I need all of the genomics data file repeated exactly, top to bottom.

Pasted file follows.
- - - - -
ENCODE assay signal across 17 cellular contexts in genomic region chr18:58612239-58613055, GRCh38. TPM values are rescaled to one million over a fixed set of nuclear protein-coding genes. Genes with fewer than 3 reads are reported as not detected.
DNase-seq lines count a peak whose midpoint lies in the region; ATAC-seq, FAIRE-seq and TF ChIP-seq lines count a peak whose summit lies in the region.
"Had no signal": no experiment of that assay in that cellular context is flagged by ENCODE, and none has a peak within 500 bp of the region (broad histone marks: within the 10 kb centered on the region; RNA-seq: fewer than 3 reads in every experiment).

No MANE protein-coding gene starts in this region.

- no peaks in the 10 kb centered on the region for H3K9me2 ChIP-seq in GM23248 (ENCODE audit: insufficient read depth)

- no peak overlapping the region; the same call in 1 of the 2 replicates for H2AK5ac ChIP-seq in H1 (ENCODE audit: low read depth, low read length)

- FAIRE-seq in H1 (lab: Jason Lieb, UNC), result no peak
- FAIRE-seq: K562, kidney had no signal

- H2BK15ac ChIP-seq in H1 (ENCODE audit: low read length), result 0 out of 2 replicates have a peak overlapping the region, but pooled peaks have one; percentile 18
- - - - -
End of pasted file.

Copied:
ENCODE assay signal across 17 cellular contexts in genomic region chr18:58612239-58613055, GRCh38. TPM values are rescaled to one million over a fixed set of nuclear protein-coding genes. Genes with fewer than 3 reads are reported as not detected.
DNase-seq lines count a peak whose midpoint lies in the region; ATAC-seq, FAIRE-seq and TF ChIP-seq lines count a peak whose summit lies in the region.
"Had no signal": no experiment of that assay in that cellular context is flagged by ENCODE, and none has a peak within 500 bp of the region (broad histone marks: within the 10 kb centered on the region; RNA-seq: fewer than 3 reads in every experiment).

No MANE protein-coding gene starts in this region.

- no peaks in the 10 kb centered on the region for H3K9me2 ChIP-seq in GM23248 (ENCODE audit: insufficient read depth)

- no peak overlapping the region; the same call in 1 of the 2 replicates for H2AK5ac ChIP-seq in H1 (ENCODE audit: low read depth, low read length)

- FAIRE-seq in H1 (lab: Jason Lieb, UNC), result no peak
- FAIRE-seq: K562, kidney had no signal

- H2BK15ac ChIP-seq in H1 (ENCODE audit: low read length), result 0 out of 2 replicates have a peak overlapping the region, but pooled peaks have one; percentile 18